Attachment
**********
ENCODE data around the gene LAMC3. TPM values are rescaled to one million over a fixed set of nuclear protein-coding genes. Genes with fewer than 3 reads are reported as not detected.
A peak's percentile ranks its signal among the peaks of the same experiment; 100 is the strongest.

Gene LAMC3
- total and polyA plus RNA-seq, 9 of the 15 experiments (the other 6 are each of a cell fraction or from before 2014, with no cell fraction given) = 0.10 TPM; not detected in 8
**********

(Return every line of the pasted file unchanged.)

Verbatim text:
ENCODE data around the gene LAMC3. TPM values are rescaled to one million over a fixed set of nuclear protein-coding genes. Genes with fewer than 3 reads are reported as not detected.
A peak's percentile ranks its signal among the peaks of the same experiment; 100 is the strongest.

Gene LAMC3
- total and polyA plus RNA-seq, 9 of the 15 experiments (the other 6 are each of a cell fraction or from before 2014, with no cell fraction given) = 0.10 TPM; not detected in 8